My third class at ArtFest was another one that had me kind of wary: The Art of Silliness, taught by Carla Sonheim. From the class description:
Here are the Top Five Reasons to take a Silly workshop: 5. You get to complete activity worksheets, third-grade style. 4. The drawings you create are meant to be silly, i.e. not perfect, i.e. not stressful, i.e. FUN! 3. You can mix metaphors all you want and pretend you did it on purpose. 2. You want to lighten up, in your artwork and your life. 1. The supply list is not a list. (fyi, the supply list was only one item: a black marker or pen) And also, there was this: "As a workshop teacher, I try to help adult students recover a more child-like approach to drawing and art-making. To loosen up… shed those fears, and just let the joy of creating be the primary focus: That’s what this workshop will be about."
I was wary because-- well, frankly, because I find it difficult to do that-- the whole "shed those fears, and loosen up" thing. It was a rewarding class, and it did made me think, about a lot of things-- but did it help me to loosen up in my artwork and in my life? To be perfectly honest, probably not much. (But that's not Carla's fault; that's all me-- it was still fun, though!)
Anyway, we did lots of fun (but kind of scary-to-me) things in that class, like drawing with our non-dominant hand, drawing without looking at the paper, drawing without lifting the pen / pencil from the paper, things like that. Below are some of the results:On the left is a drawing I copied from a book for one of the drawing exercises. The point of the exercise (if I remember right) was to draw the "shapes" and "bulk" of the object without drawing the "outline" of the object. On the right is one of my "one-liner" (draw very quickly, without lifting your pen off the paper) drawings. I actually quite like how that cat turned out... I think he gives off the "essence" of cat, and he makes me laugh when I look at him! (I think what makes me laugh is that he's sort of cross-eyed, and that his whiskers look more like a droopy mustache than whiskers).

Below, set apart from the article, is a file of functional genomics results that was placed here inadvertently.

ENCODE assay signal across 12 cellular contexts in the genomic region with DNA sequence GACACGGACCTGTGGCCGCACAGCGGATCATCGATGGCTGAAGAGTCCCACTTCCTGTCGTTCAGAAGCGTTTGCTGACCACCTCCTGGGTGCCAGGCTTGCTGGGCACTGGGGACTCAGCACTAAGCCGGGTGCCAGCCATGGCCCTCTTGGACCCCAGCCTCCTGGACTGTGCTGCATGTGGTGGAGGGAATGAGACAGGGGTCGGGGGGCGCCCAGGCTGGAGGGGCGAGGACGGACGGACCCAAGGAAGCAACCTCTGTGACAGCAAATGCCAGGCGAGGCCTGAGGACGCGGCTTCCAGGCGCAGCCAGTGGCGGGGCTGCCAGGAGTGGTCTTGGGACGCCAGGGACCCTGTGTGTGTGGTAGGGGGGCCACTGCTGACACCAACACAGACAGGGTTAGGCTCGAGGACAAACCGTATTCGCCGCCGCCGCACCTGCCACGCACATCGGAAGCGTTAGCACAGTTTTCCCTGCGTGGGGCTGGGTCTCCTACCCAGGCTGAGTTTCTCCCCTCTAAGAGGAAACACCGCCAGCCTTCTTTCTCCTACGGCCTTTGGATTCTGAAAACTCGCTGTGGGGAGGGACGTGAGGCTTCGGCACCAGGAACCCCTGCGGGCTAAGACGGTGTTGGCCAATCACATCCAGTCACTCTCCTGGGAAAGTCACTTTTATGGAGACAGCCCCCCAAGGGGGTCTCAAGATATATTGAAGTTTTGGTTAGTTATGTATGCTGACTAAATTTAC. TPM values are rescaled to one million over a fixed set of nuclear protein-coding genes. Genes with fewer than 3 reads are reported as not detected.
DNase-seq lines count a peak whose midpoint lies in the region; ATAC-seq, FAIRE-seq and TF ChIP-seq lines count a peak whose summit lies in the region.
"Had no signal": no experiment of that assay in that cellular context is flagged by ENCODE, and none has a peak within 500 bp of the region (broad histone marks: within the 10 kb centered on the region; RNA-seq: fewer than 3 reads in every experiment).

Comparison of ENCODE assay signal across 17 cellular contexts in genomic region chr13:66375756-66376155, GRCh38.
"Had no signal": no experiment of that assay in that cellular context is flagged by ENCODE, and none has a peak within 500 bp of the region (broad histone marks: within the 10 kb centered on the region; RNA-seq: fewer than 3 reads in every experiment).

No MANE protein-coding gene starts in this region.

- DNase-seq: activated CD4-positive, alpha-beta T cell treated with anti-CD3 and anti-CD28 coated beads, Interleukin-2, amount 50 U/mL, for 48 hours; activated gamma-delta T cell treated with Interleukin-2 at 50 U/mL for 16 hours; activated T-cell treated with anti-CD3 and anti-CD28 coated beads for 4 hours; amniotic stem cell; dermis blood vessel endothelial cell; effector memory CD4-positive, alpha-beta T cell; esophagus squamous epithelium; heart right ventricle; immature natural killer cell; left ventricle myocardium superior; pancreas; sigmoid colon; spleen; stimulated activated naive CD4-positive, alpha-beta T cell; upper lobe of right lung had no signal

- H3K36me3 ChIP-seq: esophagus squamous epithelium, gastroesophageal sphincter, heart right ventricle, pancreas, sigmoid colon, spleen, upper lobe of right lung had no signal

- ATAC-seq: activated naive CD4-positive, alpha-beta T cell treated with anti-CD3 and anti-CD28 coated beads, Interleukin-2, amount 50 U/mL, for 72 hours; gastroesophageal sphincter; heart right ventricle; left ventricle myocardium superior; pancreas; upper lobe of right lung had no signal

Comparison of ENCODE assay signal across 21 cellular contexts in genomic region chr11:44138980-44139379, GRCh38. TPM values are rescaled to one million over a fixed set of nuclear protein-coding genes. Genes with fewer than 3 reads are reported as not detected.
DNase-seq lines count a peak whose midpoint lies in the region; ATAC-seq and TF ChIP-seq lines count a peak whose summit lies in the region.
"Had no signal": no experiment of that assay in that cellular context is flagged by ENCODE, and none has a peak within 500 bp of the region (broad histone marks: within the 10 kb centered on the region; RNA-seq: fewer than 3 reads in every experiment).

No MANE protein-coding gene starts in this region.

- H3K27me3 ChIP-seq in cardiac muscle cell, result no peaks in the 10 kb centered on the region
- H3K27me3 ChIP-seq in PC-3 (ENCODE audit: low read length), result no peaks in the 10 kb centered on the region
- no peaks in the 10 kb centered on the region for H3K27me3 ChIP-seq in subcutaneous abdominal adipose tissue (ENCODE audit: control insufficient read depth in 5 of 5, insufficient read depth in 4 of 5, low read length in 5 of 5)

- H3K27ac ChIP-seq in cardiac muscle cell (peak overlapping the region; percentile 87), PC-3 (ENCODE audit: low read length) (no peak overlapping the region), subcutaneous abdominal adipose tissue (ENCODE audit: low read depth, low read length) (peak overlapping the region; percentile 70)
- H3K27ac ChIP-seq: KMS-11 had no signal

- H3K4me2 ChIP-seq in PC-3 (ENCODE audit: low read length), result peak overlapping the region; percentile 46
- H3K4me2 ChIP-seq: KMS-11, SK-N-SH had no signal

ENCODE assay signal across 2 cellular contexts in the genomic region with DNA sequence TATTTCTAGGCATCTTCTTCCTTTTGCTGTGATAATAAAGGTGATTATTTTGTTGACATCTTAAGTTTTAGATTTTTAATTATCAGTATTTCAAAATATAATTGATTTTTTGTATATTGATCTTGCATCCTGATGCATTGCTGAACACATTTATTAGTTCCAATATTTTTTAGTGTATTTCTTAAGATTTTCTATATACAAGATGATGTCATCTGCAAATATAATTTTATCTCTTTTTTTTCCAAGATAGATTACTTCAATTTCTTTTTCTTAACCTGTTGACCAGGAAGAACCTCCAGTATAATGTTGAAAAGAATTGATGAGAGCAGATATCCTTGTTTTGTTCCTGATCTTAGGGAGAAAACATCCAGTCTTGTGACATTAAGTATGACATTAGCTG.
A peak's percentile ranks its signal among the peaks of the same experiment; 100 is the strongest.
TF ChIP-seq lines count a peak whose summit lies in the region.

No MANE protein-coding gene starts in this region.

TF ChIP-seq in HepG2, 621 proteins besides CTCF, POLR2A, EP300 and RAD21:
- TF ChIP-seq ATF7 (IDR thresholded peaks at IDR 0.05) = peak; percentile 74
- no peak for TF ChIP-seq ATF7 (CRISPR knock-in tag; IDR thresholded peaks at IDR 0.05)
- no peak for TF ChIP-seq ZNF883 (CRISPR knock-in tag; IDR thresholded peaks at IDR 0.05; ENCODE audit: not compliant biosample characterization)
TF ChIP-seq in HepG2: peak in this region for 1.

We also got to fill out elementary-school-style handouts throughout the day... filling out a worksheet takes the pressure off, somehow-- it really does take you back to that elementary school feeling. (FYI, Carla also offers this periodically as an online class; she sends fun worksheets like this to your e-mail inbox, along with othr fun stuff like photos of sidewalk cracks, ideas for doodling, etc. For more information about her classes, you can check out her blog by clicking here. ) The ship on the left was an exercise in randomness and using your imagination-- we ripped sticky-back foam into random shapes, then arranged them into an "object" and used the resulting image as a printing block. (a bit messy, but fun!)
This is the afternoon's exercises: we also got to make a sculpture!! (To be perfectly honest, I was not enthusiastic about this at the start-- my brain works much better in 2D than 3D). We made the wire armatures, then "filled" them in by wrapping yarn and fabric scraps around them. My bird didn't want to stand up, unfortunately-- he's tired, I guess! Then, we sketched our sculptures, and used Pan pastels to shade them... I actually like how these drawings turned out-- much looser than I would normally do, but again, I think they give the "essence" of the bird (as odd as he is!).
These are sort of amusing-- I don't remember the exact exercise- it was either "draw with your non-dominant hand," "or draw with your non-dominant hand without looking at the paper," I don't remember which. Whichever it was, the results are pretty funny; I was really worried about not going off the edge of the paper on that scrunched-up one, I guess!!
I quite like how my drawing of him turned out! (see scrapbook page below)